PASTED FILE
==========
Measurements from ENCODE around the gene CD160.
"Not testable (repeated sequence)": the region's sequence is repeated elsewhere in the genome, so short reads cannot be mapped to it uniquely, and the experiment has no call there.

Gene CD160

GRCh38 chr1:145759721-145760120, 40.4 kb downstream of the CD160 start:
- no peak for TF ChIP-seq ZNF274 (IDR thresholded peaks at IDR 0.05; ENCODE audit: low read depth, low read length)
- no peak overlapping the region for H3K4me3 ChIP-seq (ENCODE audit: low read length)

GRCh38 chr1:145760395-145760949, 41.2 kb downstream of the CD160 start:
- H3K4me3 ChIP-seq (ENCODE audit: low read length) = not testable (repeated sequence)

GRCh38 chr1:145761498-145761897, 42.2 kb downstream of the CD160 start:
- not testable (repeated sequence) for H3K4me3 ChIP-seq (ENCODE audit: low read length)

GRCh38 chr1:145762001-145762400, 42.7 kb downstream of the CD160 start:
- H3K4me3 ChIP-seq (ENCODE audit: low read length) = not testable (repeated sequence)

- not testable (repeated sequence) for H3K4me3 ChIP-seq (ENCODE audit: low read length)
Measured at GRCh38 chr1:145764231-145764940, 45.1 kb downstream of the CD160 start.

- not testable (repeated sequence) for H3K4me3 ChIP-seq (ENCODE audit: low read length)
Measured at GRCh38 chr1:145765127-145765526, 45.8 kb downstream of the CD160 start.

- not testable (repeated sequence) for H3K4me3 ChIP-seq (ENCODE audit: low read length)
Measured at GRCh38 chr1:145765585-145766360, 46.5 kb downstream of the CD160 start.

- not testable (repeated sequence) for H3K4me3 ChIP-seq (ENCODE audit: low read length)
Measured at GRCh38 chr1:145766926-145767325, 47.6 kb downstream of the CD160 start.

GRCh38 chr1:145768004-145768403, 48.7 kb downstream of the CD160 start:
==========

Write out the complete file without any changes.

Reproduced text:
Measurements from ENCODE around the gene CD160.
"Not testable (repeated sequence)": the region's sequence is repeated elsewhere in the genome, so short reads cannot be mapped to it uniquely, and the experiment has no call there.

Gene CD160

GRCh38 chr1:145759721-145760120, 40.4 kb downstream of the CD160 start:
- no peak for TF ChIP-seq ZNF274 (IDR thresholded peaks at IDR 0.05; ENCODE audit: low read depth, low read length)
- no peak overlapping the region for H3K4me3 ChIP-seq (ENCODE audit: low read length)

GRCh38 chr1:145760395-145760949, 41.2 kb downstream of the CD160 start:
- H3K4me3 ChIP-seq (ENCODE audit: low read length) = not testable (repeated sequence)

GRCh38 chr1:145761498-145761897, 42.2 kb downstream of the CD160 start:
- not testable (repeated sequence) for H3K4me3 ChIP-seq (ENCODE audit: low read length)

GRCh38 chr1:145762001-145762400, 42.7 kb downstream of the CD160 start:
- H3K4me3 ChIP-seq (ENCODE audit: low read length) = not testable (repeated sequence)

- not testable (repeated sequence) for H3K4me3 ChIP-seq (ENCODE audit: low read length)
Measured at GRCh38 chr1:145764231-145764940, 45.1 kb downstream of the CD160 start.

- not testable (repeated sequence) for H3K4me3 ChIP-seq (ENCODE audit: low read length)
Measured at GRCh38 chr1:145765127-145765526, 45.8 kb downstream of the CD160 start.

- not testable (repeated sequence) for H3K4me3 ChIP-seq (ENCODE audit: low read length)
Measured at GRCh38 chr1:145765585-145766360, 46.5 kb downstream of the CD160 start.

- not testable (repeated sequence) for H3K4me3 ChIP-seq (ENCODE audit: low read length)
Measured at GRCh38 chr1:145766926-145767325, 47.6 kb downstream of the CD160 start.

GRCh38 chr1:145768004-145768403, 48.7 kb downstream of the CD160 start: